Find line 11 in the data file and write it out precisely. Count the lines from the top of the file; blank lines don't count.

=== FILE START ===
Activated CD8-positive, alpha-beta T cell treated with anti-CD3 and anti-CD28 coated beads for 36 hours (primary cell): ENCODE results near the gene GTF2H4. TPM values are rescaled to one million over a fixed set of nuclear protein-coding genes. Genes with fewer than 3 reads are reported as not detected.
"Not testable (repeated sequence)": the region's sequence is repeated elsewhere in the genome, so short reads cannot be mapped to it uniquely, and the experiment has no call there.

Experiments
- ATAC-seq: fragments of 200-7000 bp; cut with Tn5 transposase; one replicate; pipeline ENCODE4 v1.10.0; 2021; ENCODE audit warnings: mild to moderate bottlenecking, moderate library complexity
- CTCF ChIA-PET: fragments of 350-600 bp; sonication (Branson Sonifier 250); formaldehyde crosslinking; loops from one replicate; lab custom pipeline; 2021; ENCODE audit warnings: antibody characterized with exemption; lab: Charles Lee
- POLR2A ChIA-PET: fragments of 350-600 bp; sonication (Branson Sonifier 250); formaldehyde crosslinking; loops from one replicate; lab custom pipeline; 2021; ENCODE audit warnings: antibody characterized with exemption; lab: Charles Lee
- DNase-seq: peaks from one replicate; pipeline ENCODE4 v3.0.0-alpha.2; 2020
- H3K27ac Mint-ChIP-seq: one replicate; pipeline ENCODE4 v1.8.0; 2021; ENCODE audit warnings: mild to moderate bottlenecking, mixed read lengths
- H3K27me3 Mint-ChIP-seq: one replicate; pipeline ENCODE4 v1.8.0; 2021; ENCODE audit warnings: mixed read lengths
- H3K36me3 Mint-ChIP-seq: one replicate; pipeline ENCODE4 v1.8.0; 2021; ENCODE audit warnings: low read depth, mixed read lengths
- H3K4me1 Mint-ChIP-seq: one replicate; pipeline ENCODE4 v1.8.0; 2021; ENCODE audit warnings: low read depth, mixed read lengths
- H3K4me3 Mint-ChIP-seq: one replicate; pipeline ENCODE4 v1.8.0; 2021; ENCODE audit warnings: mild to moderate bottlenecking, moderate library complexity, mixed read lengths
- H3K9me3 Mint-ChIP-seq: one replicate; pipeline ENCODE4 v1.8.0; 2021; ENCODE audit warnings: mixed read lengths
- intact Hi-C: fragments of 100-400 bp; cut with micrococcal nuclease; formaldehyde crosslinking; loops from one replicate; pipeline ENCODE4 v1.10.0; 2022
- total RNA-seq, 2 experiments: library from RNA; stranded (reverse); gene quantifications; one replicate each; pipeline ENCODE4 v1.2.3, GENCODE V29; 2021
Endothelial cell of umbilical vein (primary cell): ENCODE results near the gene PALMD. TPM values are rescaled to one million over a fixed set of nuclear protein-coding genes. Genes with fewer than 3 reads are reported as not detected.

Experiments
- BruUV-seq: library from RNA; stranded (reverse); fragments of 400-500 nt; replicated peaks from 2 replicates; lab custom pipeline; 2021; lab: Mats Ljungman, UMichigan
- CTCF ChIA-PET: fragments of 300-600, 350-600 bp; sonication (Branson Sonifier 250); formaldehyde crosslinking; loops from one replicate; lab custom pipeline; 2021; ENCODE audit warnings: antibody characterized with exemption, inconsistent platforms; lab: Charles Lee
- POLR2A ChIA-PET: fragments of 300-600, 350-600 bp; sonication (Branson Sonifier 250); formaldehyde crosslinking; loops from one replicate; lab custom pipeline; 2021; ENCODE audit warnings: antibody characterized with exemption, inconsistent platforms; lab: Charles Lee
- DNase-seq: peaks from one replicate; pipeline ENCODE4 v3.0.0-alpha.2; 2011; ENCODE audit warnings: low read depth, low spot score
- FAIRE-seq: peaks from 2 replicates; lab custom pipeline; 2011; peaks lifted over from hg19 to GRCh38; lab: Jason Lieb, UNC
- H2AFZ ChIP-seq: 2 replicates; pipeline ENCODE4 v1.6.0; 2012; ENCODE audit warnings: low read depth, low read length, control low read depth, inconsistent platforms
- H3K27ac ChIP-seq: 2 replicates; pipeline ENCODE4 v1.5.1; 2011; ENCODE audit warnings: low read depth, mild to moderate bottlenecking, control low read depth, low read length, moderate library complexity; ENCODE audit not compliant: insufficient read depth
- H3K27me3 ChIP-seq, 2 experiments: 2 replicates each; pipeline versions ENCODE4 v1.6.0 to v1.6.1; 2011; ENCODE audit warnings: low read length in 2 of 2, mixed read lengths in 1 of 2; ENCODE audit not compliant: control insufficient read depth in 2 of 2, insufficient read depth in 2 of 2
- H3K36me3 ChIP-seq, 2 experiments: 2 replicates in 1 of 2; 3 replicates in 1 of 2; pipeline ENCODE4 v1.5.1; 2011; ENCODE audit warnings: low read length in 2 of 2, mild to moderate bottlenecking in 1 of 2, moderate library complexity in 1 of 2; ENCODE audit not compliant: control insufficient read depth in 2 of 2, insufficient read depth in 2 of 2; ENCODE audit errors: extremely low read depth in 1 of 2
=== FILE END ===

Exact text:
- H3K4me1 Mint-ChIP-seq: one replicate; pipeline ENCODE4 v1.8.0; 2021; ENCODE audit warnings: low read depth, mixed read lengths